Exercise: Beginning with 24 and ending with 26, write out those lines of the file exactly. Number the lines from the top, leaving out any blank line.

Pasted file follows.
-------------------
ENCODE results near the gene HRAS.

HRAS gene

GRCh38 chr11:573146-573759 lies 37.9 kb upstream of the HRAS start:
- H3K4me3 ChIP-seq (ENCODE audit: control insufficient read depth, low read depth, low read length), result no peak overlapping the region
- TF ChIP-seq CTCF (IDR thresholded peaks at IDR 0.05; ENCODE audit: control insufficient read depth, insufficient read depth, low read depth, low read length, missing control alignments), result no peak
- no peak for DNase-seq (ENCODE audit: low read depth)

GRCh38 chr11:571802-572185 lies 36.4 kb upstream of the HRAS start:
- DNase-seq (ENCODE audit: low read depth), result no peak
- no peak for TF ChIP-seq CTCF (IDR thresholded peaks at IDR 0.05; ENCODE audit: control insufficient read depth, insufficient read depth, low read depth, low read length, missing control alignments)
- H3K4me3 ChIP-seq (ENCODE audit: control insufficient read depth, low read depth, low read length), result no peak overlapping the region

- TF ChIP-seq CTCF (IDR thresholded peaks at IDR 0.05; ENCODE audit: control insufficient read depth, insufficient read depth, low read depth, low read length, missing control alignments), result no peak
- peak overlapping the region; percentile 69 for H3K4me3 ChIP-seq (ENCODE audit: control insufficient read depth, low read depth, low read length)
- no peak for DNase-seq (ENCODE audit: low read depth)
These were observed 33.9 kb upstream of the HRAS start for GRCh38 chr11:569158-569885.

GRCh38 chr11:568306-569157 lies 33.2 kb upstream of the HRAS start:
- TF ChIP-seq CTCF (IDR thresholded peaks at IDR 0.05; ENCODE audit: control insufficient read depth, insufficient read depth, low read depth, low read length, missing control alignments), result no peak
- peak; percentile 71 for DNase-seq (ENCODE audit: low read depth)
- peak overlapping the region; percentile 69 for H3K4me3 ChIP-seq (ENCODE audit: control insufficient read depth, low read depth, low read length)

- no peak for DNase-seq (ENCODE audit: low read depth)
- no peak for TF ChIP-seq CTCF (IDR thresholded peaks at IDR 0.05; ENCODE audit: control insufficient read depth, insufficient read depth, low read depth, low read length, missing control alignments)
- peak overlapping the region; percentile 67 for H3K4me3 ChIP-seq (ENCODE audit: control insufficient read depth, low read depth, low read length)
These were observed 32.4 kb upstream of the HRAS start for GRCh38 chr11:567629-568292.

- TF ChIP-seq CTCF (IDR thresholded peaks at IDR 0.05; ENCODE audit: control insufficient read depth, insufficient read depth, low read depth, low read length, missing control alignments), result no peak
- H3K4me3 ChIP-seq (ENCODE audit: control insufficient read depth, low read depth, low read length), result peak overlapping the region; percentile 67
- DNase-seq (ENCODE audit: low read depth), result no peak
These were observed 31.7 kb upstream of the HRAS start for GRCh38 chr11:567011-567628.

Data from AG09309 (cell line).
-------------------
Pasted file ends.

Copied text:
- H3K4me3 ChIP-seq (ENCODE audit: control insufficient read depth, low read depth, low read length), result peak overlapping the region; percentile 67
- DNase-seq (ENCODE audit: low read depth), result no peak
These were observed 31.7 kb upstream of the HRAS start for GRCh38 chr11:567011-567628.